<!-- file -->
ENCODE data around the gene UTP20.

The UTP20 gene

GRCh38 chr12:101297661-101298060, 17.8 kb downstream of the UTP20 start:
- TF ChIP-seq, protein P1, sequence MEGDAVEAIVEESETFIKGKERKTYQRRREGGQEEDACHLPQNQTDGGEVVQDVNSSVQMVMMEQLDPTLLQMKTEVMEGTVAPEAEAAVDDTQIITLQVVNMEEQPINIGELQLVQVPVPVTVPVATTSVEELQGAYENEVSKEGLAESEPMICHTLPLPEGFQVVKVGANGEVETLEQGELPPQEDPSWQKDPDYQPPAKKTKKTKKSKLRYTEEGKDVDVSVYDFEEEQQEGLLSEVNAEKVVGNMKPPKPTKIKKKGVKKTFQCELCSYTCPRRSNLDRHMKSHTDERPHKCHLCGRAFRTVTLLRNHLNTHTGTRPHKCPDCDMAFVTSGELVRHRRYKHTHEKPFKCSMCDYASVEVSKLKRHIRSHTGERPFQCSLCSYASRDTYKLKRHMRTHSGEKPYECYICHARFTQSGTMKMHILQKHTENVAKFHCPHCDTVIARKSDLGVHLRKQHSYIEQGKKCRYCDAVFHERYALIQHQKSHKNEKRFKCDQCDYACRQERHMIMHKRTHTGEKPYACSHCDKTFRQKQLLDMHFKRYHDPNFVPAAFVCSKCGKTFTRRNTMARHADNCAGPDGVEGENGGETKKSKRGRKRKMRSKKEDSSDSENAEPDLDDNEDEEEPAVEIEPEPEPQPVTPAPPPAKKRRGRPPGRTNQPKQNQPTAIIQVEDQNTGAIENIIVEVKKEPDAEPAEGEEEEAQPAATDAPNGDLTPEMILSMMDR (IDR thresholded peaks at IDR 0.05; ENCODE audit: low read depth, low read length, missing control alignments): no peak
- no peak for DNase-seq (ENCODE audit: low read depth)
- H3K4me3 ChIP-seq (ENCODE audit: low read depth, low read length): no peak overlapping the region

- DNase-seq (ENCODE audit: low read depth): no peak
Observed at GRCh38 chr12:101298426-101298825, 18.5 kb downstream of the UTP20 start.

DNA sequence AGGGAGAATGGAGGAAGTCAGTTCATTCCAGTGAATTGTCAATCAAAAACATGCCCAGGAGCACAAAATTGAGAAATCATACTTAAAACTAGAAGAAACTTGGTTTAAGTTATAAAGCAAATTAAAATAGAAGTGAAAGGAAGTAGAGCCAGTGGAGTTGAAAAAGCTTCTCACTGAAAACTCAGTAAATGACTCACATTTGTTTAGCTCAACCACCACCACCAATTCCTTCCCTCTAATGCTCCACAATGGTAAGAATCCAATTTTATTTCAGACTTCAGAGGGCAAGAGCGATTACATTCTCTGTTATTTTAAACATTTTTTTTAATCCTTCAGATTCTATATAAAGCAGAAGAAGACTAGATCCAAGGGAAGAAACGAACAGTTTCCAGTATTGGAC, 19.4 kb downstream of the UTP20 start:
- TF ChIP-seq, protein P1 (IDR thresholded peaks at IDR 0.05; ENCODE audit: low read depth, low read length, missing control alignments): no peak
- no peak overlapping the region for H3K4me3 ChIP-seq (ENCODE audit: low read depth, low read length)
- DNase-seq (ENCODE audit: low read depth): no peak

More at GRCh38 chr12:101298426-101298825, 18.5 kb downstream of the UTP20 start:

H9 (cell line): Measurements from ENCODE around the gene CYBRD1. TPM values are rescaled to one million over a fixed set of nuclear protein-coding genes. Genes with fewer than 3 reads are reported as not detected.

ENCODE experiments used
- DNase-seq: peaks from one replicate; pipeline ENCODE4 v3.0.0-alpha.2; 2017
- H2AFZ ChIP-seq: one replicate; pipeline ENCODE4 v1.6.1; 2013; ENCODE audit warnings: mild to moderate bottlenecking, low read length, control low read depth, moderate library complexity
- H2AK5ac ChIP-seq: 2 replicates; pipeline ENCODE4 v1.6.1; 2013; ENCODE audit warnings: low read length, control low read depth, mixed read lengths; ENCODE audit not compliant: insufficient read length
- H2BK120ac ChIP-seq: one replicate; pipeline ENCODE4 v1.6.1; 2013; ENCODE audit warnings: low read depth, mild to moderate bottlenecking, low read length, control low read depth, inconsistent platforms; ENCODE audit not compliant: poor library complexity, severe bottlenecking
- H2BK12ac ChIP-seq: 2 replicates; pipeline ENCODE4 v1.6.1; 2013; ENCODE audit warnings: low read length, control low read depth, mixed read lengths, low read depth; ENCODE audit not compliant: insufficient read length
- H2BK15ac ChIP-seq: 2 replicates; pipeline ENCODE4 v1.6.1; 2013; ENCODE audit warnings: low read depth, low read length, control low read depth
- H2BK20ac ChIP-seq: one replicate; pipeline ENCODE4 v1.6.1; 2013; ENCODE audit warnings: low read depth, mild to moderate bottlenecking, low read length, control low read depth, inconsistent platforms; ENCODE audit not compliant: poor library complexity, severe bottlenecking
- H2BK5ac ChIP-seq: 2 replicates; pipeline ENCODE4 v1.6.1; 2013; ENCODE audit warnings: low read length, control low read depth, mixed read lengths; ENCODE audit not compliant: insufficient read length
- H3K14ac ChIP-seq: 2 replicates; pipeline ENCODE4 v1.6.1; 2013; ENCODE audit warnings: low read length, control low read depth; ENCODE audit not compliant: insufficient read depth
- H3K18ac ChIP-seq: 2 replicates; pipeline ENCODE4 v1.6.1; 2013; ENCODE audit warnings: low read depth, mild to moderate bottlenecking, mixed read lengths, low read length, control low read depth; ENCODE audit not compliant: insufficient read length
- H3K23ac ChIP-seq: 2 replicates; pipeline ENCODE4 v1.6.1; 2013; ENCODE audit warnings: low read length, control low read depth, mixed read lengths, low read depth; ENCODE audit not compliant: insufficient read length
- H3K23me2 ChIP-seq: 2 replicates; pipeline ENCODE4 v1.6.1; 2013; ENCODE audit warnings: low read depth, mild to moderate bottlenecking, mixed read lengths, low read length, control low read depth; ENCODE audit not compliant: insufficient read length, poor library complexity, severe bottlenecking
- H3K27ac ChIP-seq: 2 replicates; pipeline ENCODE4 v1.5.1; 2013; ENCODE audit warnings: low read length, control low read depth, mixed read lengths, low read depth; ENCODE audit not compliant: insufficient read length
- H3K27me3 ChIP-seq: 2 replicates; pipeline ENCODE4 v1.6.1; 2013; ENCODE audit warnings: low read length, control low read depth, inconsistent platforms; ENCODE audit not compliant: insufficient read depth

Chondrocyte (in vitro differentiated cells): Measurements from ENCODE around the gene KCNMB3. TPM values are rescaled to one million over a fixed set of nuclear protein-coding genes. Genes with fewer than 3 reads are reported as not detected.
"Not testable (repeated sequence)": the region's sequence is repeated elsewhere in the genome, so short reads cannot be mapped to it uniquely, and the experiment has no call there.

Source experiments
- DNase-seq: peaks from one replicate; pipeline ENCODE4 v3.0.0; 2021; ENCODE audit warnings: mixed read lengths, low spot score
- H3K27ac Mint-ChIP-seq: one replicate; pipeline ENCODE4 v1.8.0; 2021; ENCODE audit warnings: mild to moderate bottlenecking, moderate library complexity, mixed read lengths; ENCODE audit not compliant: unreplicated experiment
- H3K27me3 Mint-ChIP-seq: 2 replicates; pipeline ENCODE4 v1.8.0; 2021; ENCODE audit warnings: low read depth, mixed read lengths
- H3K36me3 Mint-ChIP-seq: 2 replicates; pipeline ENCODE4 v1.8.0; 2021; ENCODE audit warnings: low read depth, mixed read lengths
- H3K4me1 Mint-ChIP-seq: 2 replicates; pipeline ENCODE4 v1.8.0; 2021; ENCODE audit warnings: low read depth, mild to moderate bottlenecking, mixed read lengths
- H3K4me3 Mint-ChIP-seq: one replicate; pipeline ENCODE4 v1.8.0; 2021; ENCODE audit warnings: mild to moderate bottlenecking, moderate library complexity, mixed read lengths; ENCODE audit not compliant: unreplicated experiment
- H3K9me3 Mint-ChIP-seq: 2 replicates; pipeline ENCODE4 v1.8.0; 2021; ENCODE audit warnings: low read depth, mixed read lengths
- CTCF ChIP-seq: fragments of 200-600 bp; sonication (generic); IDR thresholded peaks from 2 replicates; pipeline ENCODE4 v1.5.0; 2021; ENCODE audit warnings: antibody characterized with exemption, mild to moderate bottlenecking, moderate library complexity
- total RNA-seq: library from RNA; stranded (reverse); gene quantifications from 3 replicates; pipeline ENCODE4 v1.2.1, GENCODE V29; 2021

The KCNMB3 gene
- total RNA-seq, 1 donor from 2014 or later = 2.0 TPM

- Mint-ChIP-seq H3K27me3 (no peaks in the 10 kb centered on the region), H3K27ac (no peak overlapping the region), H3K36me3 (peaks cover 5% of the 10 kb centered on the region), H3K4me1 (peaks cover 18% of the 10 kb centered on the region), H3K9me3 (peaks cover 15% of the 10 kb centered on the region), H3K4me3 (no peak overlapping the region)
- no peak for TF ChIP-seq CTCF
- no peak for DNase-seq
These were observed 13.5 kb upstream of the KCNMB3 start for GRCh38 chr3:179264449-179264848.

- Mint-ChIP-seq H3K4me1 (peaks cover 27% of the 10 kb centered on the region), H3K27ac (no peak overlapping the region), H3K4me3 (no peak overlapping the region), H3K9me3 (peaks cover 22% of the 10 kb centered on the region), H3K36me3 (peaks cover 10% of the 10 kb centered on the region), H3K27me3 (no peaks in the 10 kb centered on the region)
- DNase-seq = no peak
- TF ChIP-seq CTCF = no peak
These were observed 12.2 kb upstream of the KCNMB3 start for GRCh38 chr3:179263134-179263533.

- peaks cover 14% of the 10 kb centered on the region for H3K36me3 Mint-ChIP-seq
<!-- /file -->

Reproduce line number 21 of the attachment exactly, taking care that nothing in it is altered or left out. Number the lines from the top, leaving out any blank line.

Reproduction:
- H2BK15ac ChIP-seq: 2 replicates; pipeline ENCODE4 v1.6.1; 2013; ENCODE audit warnings: low read depth, low read length, control low read depth